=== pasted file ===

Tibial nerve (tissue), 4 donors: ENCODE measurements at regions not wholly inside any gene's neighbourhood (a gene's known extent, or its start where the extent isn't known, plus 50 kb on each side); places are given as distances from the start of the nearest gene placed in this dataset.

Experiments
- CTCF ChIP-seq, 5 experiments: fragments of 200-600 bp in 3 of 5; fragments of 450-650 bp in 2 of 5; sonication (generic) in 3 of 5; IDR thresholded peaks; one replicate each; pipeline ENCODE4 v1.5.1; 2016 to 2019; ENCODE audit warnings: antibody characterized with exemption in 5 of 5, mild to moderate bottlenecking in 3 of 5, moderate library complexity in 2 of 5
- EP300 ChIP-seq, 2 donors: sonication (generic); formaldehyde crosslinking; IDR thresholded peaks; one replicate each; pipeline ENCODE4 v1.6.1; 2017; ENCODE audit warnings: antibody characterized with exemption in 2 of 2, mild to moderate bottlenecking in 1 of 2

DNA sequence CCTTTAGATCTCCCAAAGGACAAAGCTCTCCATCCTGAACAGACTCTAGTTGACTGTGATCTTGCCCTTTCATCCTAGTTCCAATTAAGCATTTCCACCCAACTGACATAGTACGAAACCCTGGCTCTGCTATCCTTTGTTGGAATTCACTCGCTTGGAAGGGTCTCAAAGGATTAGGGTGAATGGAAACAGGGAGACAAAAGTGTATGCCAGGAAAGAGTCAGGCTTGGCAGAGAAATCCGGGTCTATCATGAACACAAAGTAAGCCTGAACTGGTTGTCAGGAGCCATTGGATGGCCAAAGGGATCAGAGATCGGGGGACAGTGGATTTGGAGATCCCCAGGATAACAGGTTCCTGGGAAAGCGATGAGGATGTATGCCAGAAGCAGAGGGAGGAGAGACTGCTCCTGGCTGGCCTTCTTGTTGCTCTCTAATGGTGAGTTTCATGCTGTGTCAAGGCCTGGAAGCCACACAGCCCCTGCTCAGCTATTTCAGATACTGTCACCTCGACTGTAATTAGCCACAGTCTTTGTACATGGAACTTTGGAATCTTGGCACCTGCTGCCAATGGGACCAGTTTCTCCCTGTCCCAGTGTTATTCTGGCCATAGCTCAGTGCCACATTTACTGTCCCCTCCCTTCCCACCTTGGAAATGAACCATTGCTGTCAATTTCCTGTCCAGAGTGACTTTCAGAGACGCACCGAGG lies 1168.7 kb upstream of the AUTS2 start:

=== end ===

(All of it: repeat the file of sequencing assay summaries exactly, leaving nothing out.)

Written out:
Tibial nerve (tissue), 4 donors: ENCODE measurements at regions not wholly inside any gene's neighbourhood (a gene's known extent, or its start where the extent isn't known, plus 50 kb on each side); places are given as distances from the start of the nearest gene placed in this dataset.

Experiments
- CTCF ChIP-seq, 5 experiments: fragments of 200-600 bp in 3 of 5; fragments of 450-650 bp in 2 of 5; sonication (generic) in 3 of 5; IDR thresholded peaks; one replicate each; pipeline ENCODE4 v1.5.1; 2016 to 2019; ENCODE audit warnings: antibody characterized with exemption in 5 of 5, mild to moderate bottlenecking in 3 of 5, moderate library complexity in 2 of 5
- EP300 ChIP-seq, 2 donors: sonication (generic); formaldehyde crosslinking; IDR thresholded peaks; one replicate each; pipeline ENCODE4 v1.6.1; 2017; ENCODE audit warnings: antibody characterized with exemption in 2 of 2, mild to moderate bottlenecking in 1 of 2

DNA sequence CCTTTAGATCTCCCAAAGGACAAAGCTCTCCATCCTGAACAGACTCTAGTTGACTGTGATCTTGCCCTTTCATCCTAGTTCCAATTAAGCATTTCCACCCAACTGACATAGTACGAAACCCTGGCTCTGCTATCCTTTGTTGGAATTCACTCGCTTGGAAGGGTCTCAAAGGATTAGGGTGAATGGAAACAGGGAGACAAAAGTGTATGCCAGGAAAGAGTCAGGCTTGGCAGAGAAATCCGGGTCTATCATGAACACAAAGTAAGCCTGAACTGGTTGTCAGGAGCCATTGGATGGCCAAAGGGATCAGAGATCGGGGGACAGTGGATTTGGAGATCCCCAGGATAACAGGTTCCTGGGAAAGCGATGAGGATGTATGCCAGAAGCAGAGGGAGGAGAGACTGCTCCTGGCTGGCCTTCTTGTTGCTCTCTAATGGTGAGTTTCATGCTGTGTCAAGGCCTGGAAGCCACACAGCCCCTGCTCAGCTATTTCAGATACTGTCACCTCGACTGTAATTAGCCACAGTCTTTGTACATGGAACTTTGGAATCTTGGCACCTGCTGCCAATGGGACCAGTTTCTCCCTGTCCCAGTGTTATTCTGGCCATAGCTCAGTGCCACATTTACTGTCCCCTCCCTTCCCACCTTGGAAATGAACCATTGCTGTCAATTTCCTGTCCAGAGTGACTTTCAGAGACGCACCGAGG lies 1168.7 kb upstream of the AUTS2 start: